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Palmeri v. LG Electronics USA, Inc.

2008 WL 2945985 (U.S. Dist. Ct. D. N.J. 2008) (Unpublished)

DAMAGES — Even though the doctrine of unjust enrichment is a quasi-contractual remedy, it remains an independent remedy capable of supplementing any contractual remedy and a party may plead the doctrine as an alternative ro claim for recovery on the contract itself.

A buyer of a refrigerator sued a manufacturer and others claiming that the refrigerator’s dispensed water contained high levels of toxic chemicals. The buyer asserted claims of consumer fraud, breach of express warranty, breach of implied warranty of merchantability, strict product liability, and unjust enrichment. The defendants filed a motion to dismiss. The Court devoted its opinion to discussion of the following claims.

First, the Court first stated that a motion to dismiss can be granted only if the lawsuit contains enough plausible facts on its face to state a claim to relief. Courts will not accept bald assertions, unsupported conclusions, unwarranted inferences or sweeping legal conclusions cast in the form of factual allegations.

As to the claim of consumer fraud, the Court found that the buyer had to raise facts that could permit relief above a speculative level. It concluded that the complaint alleged no specific facts that plausibly suggested violations of consumer protection laws, and therefore failed to place the manufacturer and others on notice of the precise misconduct with which they were charged. Thus, the Court dismissed the claim, without prejudice, to allow the buyer to replead more precise allegations of consumer fraud law.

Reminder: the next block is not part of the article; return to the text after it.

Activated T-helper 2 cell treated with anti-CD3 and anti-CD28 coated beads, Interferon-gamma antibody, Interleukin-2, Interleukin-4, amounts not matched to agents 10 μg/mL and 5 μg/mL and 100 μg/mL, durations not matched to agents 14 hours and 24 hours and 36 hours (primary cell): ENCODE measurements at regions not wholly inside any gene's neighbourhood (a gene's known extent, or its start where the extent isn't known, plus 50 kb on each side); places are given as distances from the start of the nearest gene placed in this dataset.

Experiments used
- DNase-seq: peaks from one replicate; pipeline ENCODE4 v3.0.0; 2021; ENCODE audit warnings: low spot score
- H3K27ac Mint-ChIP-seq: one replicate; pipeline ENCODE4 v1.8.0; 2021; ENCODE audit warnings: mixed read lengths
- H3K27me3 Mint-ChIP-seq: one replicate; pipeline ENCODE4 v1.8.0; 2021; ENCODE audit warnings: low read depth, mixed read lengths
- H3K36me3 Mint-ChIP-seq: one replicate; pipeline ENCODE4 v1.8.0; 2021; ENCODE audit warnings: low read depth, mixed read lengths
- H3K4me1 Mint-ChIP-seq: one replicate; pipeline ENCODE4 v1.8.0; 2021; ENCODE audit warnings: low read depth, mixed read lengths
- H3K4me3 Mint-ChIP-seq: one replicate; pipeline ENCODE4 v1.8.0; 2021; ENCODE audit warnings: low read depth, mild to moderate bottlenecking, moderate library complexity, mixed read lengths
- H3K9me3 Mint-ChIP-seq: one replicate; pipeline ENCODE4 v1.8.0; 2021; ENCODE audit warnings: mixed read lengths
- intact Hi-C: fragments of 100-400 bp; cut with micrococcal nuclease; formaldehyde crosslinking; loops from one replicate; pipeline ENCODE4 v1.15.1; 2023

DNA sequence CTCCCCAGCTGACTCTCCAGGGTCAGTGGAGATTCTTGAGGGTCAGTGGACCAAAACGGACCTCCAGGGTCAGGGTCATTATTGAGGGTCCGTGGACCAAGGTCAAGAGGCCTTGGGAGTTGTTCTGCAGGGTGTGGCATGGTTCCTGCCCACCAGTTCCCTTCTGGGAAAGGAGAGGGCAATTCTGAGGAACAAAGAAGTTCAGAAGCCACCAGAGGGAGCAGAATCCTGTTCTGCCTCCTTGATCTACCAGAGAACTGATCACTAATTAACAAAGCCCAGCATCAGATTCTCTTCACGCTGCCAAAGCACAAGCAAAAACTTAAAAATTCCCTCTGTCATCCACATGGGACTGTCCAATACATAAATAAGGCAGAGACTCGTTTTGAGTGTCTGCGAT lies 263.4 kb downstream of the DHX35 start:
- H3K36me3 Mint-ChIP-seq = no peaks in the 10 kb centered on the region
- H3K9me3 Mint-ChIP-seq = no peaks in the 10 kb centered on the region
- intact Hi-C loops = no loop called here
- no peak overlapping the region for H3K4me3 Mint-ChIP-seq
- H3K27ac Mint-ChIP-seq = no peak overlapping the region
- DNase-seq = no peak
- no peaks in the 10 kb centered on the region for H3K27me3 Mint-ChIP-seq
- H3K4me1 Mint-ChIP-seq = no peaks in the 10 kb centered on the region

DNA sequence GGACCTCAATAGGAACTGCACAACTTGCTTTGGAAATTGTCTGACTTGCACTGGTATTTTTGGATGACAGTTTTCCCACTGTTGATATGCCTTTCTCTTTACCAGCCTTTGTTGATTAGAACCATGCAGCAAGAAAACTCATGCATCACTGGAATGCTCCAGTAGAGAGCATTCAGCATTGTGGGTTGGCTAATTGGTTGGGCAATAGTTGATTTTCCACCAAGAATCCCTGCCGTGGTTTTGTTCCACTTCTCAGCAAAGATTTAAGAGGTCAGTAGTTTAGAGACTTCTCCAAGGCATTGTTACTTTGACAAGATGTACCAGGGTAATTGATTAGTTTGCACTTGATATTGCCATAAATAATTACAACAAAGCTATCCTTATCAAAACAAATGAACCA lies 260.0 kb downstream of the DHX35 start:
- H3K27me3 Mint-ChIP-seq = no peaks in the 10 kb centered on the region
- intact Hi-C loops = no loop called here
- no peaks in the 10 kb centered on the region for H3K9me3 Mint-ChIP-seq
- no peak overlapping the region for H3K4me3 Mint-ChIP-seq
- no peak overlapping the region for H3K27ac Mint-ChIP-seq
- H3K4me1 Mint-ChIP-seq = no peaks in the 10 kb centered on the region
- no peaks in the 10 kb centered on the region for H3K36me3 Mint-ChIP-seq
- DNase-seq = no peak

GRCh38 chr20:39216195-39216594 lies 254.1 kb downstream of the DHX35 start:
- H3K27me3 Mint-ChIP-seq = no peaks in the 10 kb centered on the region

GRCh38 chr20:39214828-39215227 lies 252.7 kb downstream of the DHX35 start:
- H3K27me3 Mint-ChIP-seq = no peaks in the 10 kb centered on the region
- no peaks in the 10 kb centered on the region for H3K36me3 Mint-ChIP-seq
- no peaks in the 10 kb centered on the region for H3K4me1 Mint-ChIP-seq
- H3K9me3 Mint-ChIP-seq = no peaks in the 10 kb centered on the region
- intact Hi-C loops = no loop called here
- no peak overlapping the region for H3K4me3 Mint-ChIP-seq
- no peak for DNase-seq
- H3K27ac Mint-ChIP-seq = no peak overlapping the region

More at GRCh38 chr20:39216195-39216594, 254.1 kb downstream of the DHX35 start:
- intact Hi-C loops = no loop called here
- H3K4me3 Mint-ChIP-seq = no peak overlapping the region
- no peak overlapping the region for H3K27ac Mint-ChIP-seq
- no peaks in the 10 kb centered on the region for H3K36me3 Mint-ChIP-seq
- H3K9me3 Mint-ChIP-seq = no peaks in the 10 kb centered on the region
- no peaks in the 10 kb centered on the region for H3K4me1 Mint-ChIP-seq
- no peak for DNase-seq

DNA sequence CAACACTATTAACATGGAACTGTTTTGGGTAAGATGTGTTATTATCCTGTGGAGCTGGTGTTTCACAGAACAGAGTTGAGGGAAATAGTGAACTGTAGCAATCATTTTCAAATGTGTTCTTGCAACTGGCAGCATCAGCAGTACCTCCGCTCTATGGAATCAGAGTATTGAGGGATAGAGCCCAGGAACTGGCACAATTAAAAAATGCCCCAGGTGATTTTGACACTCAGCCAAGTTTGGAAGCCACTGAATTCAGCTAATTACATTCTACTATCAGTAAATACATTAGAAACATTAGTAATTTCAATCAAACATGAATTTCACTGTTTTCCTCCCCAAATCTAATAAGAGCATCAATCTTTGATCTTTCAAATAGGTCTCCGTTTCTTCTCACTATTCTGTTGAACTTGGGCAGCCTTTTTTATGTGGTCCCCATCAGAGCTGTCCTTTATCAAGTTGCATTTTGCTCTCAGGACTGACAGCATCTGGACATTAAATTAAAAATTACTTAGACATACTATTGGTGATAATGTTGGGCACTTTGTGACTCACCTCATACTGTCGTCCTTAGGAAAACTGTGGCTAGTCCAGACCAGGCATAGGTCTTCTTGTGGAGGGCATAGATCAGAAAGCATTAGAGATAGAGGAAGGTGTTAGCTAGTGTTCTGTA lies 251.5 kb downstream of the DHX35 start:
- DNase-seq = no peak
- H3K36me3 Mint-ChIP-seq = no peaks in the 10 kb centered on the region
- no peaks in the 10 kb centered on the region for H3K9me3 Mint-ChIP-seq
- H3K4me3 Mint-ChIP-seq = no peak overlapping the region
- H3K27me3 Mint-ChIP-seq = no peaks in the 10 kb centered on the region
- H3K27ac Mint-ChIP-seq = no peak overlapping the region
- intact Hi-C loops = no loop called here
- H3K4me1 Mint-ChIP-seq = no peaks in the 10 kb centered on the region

The Court allowed the claim for strict product liability. The motion to dismiss alleged that the buyer was solely claiming economic loss. The Court found that the buyer was seeking actual damages in alleging that the refrigerator produced contamination which presented a risk to the buyer’s health. The Court stated protecting people from dangerous products represents the core of strict liability law.

The Court also permitted the claim for unjust enrichment. The motion to dismiss alleged that relief for unjust enrichment was precluded by the existence of a governing contract. The Court pointed out that the doctrine of unjust enrichment is a quasi-contractual remedy. It rests on equitable principles that a person should not be allowed to enrich himself unjustly at the expense of another. Here, the Court felt the buyer had alleged sufficient facts on which the claim was premised that the seller, if allowed to retain payment for a product that put toxic materials in drinking water, would be unjustly enriched. It held the doctrine was an independent remedy that could supplant any contractual remedy, entitling the buyer to plead the doctrine as an alternative to a claim for recovery on the contract.


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